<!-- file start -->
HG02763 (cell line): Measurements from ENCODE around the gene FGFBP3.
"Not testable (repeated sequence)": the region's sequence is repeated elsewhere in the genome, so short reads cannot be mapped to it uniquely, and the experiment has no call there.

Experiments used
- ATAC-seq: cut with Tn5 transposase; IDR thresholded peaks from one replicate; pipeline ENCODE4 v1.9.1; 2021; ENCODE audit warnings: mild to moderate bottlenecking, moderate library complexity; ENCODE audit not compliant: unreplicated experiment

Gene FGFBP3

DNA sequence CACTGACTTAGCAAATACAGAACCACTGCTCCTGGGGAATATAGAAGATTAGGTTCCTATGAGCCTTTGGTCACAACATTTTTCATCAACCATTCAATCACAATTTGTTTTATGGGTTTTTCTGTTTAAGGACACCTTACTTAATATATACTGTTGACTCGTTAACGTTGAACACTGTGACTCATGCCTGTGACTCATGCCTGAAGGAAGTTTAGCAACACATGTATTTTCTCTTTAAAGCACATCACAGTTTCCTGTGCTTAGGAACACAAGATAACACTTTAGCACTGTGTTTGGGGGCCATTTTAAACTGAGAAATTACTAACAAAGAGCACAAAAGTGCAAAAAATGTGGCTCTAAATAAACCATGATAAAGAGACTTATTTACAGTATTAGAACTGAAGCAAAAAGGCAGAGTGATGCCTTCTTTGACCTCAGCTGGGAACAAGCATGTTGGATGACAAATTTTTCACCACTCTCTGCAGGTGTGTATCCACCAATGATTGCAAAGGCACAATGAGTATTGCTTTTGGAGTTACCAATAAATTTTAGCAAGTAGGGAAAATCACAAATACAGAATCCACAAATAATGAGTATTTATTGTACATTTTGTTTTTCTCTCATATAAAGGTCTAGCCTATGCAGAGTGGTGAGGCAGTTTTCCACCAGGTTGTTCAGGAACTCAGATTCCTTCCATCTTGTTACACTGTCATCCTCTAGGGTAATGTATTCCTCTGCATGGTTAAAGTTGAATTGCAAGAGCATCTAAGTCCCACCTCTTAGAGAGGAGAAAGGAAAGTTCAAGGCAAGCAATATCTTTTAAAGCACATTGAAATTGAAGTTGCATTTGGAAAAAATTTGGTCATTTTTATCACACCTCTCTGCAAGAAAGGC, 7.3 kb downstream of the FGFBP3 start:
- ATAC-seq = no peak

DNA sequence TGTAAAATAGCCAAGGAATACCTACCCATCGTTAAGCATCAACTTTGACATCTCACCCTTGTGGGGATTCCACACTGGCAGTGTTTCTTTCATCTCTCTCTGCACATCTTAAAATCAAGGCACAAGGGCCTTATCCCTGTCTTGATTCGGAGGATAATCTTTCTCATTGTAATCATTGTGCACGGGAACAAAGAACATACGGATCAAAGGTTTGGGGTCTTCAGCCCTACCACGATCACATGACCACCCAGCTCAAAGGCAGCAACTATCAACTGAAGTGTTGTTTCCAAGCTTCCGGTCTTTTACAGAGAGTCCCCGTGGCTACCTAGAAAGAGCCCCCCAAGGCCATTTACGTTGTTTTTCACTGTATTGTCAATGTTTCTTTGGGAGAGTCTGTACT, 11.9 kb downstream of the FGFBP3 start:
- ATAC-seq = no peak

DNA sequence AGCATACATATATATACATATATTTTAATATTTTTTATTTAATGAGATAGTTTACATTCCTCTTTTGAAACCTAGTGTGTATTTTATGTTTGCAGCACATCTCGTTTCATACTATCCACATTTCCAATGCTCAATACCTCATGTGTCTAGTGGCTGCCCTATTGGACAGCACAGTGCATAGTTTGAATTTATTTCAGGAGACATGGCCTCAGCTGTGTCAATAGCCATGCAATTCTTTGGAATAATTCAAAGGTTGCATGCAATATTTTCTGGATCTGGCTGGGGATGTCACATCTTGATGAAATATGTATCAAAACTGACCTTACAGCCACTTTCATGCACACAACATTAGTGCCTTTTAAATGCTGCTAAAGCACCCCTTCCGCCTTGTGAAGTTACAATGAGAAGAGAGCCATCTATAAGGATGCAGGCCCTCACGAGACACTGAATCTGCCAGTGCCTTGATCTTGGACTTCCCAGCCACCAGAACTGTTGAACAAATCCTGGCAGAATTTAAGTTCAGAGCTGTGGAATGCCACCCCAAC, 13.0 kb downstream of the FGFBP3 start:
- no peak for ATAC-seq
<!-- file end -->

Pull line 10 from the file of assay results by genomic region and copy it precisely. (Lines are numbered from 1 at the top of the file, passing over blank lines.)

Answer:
DNA sequence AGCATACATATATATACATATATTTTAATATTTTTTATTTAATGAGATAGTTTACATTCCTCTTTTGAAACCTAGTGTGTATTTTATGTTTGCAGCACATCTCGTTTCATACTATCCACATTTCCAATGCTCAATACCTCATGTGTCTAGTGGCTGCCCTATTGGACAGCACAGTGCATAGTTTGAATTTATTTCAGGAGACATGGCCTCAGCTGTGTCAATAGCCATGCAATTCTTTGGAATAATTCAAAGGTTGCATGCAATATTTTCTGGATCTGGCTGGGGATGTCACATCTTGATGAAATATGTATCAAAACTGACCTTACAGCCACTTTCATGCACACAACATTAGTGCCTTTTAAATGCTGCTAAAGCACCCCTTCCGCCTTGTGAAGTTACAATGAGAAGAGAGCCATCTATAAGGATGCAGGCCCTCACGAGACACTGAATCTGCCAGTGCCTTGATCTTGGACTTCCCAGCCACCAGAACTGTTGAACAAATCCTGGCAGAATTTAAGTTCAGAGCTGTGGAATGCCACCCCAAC, 13.0 kb downstream of the FGFBP3 start: